You never see the stars any more. Time was – not so very long ago – when looking up at the night sky meant glimpsing the past, the future, the furthest outreaches of the human imagination. That was before halogen street lights, before the exhalations of the urban beast in whose slumbering belly we exist had wrapped us in a fug of fumes, when it was possible to believe that air was an absence of anything rather than a soup of particulate matters.
The magic of the mountains is not the view down from the top, but the view up to the heavens. In the high Himalayas, on clear dark nights, the irises dilate letting in the whole glittering chiffon swathe of Milky Way and it’s possible to believe in eternity, struck by the shimmer of ancient light that has travelled countless million billion miles to sparkle for a second in your present. But it takes time and energy to get out of the city up to those places where the skies are clear: so we opted for second-best, and headed for Teen Murti and the Nehru Planetarium.
Opened in 1982 it feels much older somehow: imbued with a Nehruvian earnestness and grandiosity of vision which has sadly fallen into disrepair. The charm of the place owes more to Doordarshan than NatGeo, with its slightly mildewed curved walls lined with fuzzy Xeroxes of planets and dry, factual text on yellowing sheets. The models of the surfaces of other planets have been blessed with unintentional authenticity in the form of several decades (its looks like) of moondust; and in one, the extraterrestrial with the wiggly feelers looked suspiciously like a very earthly cockroach.
My five year old son and I wandered over to an enormous metal wrecking ball in one corner. This turns out to be not a model, but the actual Module of the Soyuz T10 space mission in which Squadron Leader Rakesh Sharma (who appears to be still slowly disintegrating inside) returned to Earth after the Indian-Soviet space mission in 1984. You can still see the scorchmarks on atmospheric re-entry.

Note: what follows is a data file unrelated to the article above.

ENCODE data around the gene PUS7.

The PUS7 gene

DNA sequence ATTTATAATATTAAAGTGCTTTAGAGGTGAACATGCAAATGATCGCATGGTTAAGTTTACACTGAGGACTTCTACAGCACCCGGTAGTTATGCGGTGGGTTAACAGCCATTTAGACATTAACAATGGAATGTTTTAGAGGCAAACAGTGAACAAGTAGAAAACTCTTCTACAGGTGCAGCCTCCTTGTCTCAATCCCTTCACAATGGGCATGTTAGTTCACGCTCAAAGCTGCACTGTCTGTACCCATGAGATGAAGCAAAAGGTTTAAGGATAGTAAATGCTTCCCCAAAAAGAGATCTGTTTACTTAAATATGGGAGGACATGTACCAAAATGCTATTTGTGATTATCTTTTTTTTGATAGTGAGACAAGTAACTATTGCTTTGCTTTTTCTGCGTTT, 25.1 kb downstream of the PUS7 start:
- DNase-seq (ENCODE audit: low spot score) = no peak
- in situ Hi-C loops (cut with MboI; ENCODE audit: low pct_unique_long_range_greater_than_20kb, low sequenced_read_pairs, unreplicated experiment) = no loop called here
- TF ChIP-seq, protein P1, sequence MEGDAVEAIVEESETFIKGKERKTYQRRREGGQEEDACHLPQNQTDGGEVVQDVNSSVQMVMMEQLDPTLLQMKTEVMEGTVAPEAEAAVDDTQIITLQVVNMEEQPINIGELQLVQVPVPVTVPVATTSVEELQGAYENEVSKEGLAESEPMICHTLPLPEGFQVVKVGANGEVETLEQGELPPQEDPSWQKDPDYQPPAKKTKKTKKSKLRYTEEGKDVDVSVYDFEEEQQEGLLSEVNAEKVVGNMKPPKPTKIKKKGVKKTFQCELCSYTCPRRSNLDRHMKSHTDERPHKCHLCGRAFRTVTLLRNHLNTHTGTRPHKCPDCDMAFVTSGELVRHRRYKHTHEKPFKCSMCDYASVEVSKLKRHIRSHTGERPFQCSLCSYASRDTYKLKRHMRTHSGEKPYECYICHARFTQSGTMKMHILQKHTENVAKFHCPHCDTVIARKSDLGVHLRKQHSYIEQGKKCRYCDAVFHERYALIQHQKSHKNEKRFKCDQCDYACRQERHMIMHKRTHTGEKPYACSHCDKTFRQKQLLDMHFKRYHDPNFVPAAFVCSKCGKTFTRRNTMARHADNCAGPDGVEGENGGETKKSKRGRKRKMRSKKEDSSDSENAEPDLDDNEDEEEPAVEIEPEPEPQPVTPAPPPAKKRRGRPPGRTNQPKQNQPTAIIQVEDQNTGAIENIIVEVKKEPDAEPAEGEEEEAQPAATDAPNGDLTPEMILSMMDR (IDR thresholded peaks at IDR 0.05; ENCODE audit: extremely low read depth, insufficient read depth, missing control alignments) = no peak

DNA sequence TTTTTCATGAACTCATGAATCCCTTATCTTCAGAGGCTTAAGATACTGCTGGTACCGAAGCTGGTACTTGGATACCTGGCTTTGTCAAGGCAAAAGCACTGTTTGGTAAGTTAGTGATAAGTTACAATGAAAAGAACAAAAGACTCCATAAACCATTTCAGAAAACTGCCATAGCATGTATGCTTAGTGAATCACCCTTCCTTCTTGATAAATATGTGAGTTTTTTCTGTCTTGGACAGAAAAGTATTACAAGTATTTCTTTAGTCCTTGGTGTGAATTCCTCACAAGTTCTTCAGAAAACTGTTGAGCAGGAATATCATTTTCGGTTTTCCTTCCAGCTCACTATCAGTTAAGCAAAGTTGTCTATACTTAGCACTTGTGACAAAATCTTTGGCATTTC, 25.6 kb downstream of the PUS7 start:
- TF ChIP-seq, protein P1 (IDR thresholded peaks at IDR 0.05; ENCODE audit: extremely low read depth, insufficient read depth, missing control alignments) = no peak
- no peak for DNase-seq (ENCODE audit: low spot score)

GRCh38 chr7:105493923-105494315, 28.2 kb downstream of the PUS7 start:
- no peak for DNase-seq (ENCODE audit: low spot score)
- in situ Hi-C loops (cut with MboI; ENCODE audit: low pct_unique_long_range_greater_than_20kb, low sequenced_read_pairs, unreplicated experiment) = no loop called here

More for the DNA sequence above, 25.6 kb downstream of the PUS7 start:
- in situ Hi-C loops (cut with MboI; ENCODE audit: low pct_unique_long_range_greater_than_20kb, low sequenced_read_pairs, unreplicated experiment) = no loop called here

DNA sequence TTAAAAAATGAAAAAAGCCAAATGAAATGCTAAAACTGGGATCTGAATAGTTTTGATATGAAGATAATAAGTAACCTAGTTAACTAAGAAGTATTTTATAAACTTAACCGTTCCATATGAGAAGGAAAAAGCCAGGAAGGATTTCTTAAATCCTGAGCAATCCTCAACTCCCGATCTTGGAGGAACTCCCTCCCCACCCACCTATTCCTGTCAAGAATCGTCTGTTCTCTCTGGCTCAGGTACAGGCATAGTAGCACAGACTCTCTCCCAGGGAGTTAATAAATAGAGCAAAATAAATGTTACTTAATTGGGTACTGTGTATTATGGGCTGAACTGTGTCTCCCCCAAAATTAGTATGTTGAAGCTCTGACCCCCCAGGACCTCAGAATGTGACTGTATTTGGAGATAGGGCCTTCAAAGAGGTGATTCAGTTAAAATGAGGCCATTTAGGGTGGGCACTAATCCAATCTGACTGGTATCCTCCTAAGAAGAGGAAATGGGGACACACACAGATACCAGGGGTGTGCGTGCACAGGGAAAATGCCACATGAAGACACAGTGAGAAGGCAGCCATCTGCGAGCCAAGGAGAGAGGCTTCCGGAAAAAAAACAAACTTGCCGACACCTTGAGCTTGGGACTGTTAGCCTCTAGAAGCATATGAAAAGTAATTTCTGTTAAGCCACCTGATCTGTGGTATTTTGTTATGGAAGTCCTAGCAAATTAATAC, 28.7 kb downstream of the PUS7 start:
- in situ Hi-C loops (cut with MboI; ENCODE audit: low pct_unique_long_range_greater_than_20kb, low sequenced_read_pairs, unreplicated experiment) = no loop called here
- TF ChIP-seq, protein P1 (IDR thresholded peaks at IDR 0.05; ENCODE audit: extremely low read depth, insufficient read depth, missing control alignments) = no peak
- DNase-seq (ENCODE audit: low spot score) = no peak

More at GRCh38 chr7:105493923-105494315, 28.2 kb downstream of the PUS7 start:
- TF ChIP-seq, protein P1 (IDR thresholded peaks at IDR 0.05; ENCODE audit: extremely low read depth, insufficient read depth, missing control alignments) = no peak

Finally, it was showtime. A sudden flurry of activity as we joined the queue to enter the hub: a circular room, with consecutive rows of upholstered chairs that tip you backwards with a tremendously satisfying squeak – much to the delight of the troop of school children who streamed in behind us. In the centre stood a bulbous metal mechanism straight out of a cartoon villain’s secret headquarters. But rather than zapping a supersonic X-ray laser across the earth to disappear New York, what it does is project a map of the night sky up on to the inside of the dome above our heads. Once all the cell phones had been switched off, the children settled, and the symphony of chair squeaks hushed, we were suddenly transported as the ceiling above us suddenly filled with stars. The show was a bit long, the commentary a bit worthy, the visuals (after a while) a bit, well, a bit crap frankly. But none of that could outweigh the magic of that initial involuntary gasp, city kids face-to-face with the crystal starlight on a muggy monsoon morning in Delhi.
City Limits Magazine, 27 August 2007
Teen Murti House
New Delhi 110011